Screaming in Silence

I meant to update the Friday before last, as has become my schedule.  But then, as the first round of Kavanaugh news slithered through my day, I never got around to it.  And then there were the testimonies.  And the advancement.  And the protests.  And today will be the vote, and I don’t mind telling you that I don’t know when that is because it’s 10 o’clock in the morning and I still haven’t gotten out of bed because I can’t.

I have been doing a lot of grieving for my friend who died, and that takes energy.  And there have been a lot of other occurrences that have been emotionally draining in the last month.  But this—this blatant circus of partisan denial, this willful ignorance, this good ol’ boys club; I don’t have it in me to deal with that, really.  A very small part of me envies my friend for having bowed out before this happened, which is not good.

If you are not in America, Reader, let me summarize:  the current Republican president nominated a man back in July to fill an empty Supreme Court seat.  That man has since been accused, credibly, by several women of sexual assault.  A Republican Senate heard statements from the first woman to speak out and from the man in question.  The man’s statement was belligerent, childish, and emotional.  The White House then ordered a hasty and circumscribed FBI investigation that, likely, most people didn’t even read because it was released in the dead of night and lauded by the White House.  The mostly-male Senate voted to advance this man’s confirmation.  Today there will be a vote on whether to give this man a lifetime appointment to the highest court in this country.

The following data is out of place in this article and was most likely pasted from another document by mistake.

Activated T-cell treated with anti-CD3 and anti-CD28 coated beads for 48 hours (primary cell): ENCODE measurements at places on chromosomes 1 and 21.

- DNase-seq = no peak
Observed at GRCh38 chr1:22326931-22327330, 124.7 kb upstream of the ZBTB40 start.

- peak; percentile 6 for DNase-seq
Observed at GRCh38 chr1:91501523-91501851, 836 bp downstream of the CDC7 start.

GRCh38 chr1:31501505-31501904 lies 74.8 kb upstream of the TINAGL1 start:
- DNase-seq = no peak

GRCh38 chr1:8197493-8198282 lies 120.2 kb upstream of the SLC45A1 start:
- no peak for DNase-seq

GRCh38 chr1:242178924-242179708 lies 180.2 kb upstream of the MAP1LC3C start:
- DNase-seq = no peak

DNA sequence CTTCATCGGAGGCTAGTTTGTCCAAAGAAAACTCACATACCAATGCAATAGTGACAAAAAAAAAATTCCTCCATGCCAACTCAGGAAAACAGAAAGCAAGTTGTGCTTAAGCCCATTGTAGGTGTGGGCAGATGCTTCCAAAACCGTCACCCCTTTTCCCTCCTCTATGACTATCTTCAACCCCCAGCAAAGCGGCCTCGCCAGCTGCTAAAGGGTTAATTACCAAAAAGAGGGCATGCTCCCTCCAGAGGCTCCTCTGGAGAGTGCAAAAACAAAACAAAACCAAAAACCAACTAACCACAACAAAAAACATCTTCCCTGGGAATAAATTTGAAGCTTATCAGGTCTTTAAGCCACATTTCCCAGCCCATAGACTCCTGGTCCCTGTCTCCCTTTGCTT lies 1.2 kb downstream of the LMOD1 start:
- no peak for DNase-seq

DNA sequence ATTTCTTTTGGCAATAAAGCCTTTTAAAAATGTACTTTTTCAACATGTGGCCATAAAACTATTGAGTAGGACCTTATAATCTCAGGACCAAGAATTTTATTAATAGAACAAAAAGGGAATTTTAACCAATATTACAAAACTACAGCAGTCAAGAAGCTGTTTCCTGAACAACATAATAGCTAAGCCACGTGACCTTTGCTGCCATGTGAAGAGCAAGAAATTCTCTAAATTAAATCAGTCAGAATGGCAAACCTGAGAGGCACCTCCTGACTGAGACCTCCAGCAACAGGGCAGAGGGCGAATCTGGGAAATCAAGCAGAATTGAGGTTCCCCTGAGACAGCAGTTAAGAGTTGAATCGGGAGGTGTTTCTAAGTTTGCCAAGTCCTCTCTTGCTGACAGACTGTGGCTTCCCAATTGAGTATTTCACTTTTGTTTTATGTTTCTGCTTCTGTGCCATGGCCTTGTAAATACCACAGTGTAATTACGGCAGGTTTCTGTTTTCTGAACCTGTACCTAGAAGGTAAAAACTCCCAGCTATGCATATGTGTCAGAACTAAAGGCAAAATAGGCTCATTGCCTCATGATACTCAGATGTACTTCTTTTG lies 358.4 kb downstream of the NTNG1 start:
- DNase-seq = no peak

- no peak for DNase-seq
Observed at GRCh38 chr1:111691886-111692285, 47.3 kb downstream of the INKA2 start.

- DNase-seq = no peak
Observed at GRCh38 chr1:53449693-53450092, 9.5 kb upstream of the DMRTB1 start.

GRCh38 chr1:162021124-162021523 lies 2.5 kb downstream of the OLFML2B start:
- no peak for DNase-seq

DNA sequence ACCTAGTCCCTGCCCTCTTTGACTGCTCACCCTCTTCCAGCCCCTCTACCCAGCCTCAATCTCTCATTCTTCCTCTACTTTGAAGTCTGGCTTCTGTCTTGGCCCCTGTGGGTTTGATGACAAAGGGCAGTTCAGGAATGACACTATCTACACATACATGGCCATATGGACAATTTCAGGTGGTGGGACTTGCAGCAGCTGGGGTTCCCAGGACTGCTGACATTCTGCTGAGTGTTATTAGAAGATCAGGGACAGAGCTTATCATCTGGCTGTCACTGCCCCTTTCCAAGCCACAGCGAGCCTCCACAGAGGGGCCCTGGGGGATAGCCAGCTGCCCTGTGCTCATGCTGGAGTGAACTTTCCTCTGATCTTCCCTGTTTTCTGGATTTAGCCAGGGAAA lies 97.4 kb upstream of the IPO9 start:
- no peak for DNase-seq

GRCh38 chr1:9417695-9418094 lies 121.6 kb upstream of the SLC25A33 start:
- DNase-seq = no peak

I’m tired.  I’m tired of expecting more from my representatives.  I’m tired of how blatantly they don’t give a shit if ignoring the pain of others will advance their desires.  I’m tired of the constant news cycle that makes everything infinitely worse.  I’m tired of having to deal with the cowards who go online and attack women because it makes them feel righteous and brave.  (Which, by the way, if you want to fight me on my not-at-all-attempting-to-be-gentle summary of this mess, don’t.  I will eviscerate you in text and I do not care if you feel like God loves you better if you’re an asshat about this.  I am too damn tired to be kind and understanding.)  I am exhausted by the memories that I carry that have nothing and everything to do with this dumpster fire.

But the thing of it is, I’m also a pastor.  And I know that I am not the only one who’s tired in my congregation.  I know I’m not the only one with a mind full of pain, with a heart broken by the betrayal of those who are supposed to listen, with a soul cracking under the reality that I do not matter to those in power.  I’m also a historian, and I know that humanity has always been trash and this is not necessarily worse than any other time, not least because we went through this whole thing back in 1991 with Anita Hill and Clarence Thomas and the Senate confirmed that guy, too, because fuck women apparently.  So I know that I do not get to stay tired.  I know that I have to get out of bed, and put on real clothes, and pray with everything in me to have the strength to look my congregants in the eye tomorrow and help them bring their broken hearts to God because I stand on the promise that God was with Anita Hill and God is with Christine Ford and God is with all of us who are silenced.  God hears our screams and holds our tears and there will be justice one day.